6 Easy Things You Can Do for Better Digestion
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6 Easy Things You Can Do for Better Digestion

Keep your plumbing working smoothly with these tips.

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By Patrick Sullivan

Most people don’t think much about their digestive system until it goes out of whack with symptoms like constipation, diarrhea, heartburn—or a chronic condition like irritable bowel syndrome (IBS) and diverticular disease. Fortunately, there are ways to stay regular in the bathroom and head off digestive problems before they start. Here are seven simple, actionable things you can do, starting today, for a happy, healthy gastrointestinal tract.

Eat more fiber

2 / 7 Eat more fiber

The average American only consumes 16 grams of fiber each day, far less than the recommended daily consumption. You should be eating between 21 and 38 grams of fiber, depending on your age and gender.

There are two types: soluble and insoluble. Neither gets digested. Insoluble fiber passes right through the digestive tract and adds bulk to stool, keeping you regular and helping to prevent constipation. Soluble fiber first pulls in water and turns to gel, which slows digestion and increases feelings of fullness. You need both.

Sources of soluble fiber include:

  • Oats
  • Barley
  • Beans
  • Peas
  • Apples
  • Citrus fruits
  • Carrots

Sources of insoluble fiber include:

  • Whole wheat
  • Nuts
  • Beans
  • Cauliflower
  • Green beans
  • Potatoes

You’ll want to increase your fiber intake slowly, especially if you have irritable bowel syndrome, to avoid gas and bloating. And be sure to drink plenty of water so you don’t get constipated.

Eat less red meat

3 / 7 Eat less red meat

The World Health Organization (WHO) caused a media stir in October 2015 when it released a report saying red and processed meat increases the risk of colorectal cancer. While you won’t get cancer from one hamburger or hot dog, it’s a good reason to go easy on meat.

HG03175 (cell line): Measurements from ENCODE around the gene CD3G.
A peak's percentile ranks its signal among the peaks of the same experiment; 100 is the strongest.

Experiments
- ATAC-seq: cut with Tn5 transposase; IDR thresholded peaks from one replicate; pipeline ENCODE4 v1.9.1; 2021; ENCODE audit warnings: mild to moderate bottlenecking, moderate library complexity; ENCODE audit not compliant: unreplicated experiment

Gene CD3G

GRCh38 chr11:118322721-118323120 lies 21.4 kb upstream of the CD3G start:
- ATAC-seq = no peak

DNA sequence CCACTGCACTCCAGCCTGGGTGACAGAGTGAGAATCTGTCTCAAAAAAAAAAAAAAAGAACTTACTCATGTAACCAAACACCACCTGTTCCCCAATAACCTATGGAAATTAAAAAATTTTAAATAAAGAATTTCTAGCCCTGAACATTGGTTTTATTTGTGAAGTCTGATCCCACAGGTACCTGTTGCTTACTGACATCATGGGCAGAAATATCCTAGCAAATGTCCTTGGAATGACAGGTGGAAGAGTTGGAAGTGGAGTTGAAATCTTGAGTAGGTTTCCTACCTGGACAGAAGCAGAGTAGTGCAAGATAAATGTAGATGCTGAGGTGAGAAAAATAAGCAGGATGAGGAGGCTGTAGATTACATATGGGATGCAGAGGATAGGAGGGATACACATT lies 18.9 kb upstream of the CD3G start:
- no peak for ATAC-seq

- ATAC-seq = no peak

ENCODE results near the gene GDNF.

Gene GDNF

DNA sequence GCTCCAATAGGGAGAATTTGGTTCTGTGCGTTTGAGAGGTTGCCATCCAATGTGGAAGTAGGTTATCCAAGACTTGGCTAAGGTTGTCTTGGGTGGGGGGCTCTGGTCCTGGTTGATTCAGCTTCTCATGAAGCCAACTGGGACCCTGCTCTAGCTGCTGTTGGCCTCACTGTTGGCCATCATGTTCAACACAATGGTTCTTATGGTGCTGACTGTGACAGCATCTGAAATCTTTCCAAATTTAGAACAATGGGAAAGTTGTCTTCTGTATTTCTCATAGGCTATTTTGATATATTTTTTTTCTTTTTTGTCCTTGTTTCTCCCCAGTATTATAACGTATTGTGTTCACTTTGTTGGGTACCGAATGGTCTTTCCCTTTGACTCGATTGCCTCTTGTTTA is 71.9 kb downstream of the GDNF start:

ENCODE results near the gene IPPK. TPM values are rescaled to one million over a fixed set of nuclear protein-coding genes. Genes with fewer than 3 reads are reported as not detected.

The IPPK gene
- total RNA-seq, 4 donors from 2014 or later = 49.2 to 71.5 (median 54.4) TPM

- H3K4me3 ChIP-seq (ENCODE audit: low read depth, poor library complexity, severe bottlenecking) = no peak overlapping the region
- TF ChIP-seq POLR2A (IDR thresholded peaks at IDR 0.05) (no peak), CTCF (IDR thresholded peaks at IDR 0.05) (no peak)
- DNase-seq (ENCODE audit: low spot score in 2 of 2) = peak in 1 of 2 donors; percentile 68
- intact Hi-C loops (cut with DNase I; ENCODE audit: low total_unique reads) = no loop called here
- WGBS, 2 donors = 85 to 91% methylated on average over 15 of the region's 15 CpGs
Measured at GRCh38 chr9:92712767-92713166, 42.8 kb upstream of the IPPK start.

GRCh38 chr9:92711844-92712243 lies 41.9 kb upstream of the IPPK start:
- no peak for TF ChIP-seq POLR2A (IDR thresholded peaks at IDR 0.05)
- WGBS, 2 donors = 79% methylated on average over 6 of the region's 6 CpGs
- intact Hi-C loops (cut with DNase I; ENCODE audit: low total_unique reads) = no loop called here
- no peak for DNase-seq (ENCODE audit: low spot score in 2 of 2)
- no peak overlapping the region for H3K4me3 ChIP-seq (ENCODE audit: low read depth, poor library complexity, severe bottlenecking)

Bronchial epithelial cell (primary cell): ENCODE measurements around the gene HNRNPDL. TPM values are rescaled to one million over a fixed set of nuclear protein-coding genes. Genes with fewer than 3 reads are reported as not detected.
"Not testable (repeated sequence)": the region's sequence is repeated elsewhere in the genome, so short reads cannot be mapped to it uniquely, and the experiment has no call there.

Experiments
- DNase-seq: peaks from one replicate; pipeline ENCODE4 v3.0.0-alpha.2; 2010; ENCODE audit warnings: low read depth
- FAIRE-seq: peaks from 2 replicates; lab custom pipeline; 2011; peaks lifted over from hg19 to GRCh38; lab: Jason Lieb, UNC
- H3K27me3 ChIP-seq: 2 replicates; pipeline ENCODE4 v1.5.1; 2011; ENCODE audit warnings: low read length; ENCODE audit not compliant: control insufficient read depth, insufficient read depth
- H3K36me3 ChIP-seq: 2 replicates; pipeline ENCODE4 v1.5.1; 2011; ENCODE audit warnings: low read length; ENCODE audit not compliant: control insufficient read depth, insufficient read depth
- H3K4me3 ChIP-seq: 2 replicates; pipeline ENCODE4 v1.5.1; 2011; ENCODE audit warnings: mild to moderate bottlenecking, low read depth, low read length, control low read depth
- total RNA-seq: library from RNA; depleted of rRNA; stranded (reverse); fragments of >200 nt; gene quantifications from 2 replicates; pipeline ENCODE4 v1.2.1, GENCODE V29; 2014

Another reason to eat meat in moderation? Eating less meat can reduce your risk of diverticulitis. Diverticulitis causes painful pouches in your intestines and sometimes requires surgery to remove parts of your colon. Even replacing one serving of red meat per day with chicken or fish can help reduce your risk. 

Take an after-dinner stroll

4 / 7 Take an after-dinner stroll

When you’re done with your meal, get up and walk around the block, even if—especially if—you’re feeling full. A post-dinner walk will help your stomach empty faster.

Exercise in general is good for lots of things, including the gut. It improves irritable bowel syndrome symptoms and may stop the condition from getting worse. Regular exercise can lessen symptoms of inflammatory bowel disease (IBD), as well as improve some of the conditions often seen alongside IBD, like depression and bone loss. Exercise even lowers the risk of colon cancer.

When ya gotta go, ya gotta go

5 / 7 When ya gotta go, ya gotta go

Sometimes you can’t get to a bathroom, and sometimes the bathroom you can get to looks—and smells—like a sewer exploded. It’s alright to hold your poop once in a while, but don’t make a habit of it.

Your digestive system relies on muscles surrounding your anal canal and nerve endings in the rectum, working together, to let your brain know that you either need to pass gas or have a BM. Whether you allow gas to escape or head for the bathroom is up to you. To hold it in, you have to tighten the muscles that move your bowels. Do this too often and it will lead to constipation. 

Stay hydrated

6 / 7 Stay hydrated

Getting enough water is a double whammy to keep your digestive tract healthy. First, when you have water with meals it aids digestion by helping to break down food in the stomach. Second, water keeps stool soft, which can head off constipation and help make moving your bowels easier.

The old advice to drink eight glasses of water a day isn’t necessarily true—or at least it isn’t the gold standard it was once thought to be. Everyone’s precise water needs are different. Drink when you're thirsty, and a bit extra if it’s hot or you’re very active. 

Take a smoke break

7 / 7 Take a smoke break

We don’t mean go outside to smoke, we mean take a break from smoking. Among other things, stopping smoking can help improve your digestive health. If your efforts to stop haven’t yet been successful, try smoking just one less cigarette a day. Research suggests that people who cut down are more likely to quit.

That’s great for your gut, because smoking really does a number on your entire digestive tract. It increases the risk of mouth cancer, esophageal cancer and stomach cancer. It can also cause heartburn, ulcers, Crohn’s disease and colon polyps—or make them worse.